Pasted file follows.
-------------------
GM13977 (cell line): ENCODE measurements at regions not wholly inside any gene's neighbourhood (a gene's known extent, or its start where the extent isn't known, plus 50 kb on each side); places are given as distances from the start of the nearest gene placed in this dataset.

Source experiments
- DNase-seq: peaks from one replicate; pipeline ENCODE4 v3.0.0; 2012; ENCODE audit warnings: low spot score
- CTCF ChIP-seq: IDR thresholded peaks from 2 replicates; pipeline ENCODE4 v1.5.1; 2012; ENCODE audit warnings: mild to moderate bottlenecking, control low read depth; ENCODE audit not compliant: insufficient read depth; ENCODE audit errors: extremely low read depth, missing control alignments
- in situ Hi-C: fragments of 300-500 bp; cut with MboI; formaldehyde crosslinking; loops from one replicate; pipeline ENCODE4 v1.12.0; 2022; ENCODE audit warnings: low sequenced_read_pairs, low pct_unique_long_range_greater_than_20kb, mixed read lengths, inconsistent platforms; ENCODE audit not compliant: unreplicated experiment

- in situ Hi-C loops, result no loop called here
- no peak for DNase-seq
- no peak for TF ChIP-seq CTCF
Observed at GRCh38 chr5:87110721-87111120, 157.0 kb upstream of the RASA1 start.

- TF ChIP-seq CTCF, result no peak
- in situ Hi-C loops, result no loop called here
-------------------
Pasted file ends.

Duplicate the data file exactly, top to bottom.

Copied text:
GM13977 (cell line): ENCODE measurements at regions not wholly inside any gene's neighbourhood (a gene's known extent, or its start where the extent isn't known, plus 50 kb on each side); places are given as distances from the start of the nearest gene placed in this dataset.

Source experiments
- DNase-seq: peaks from one replicate; pipeline ENCODE4 v3.0.0; 2012; ENCODE audit warnings: low spot score
- CTCF ChIP-seq: IDR thresholded peaks from 2 replicates; pipeline ENCODE4 v1.5.1; 2012; ENCODE audit warnings: mild to moderate bottlenecking, control low read depth; ENCODE audit not compliant: insufficient read depth; ENCODE audit errors: extremely low read depth, missing control alignments
- in situ Hi-C: fragments of 300-500 bp; cut with MboI; formaldehyde crosslinking; loops from one replicate; pipeline ENCODE4 v1.12.0; 2022; ENCODE audit warnings: low sequenced_read_pairs, low pct_unique_long_range_greater_than_20kb, mixed read lengths, inconsistent platforms; ENCODE audit not compliant: unreplicated experiment

- in situ Hi-C loops, result no loop called here
- no peak for DNase-seq
- no peak for TF ChIP-seq CTCF
Observed at GRCh38 chr5:87110721-87111120, 157.0 kb upstream of the RASA1 start.

- TF ChIP-seq CTCF, result no peak
- in situ Hi-C loops, result no loop called here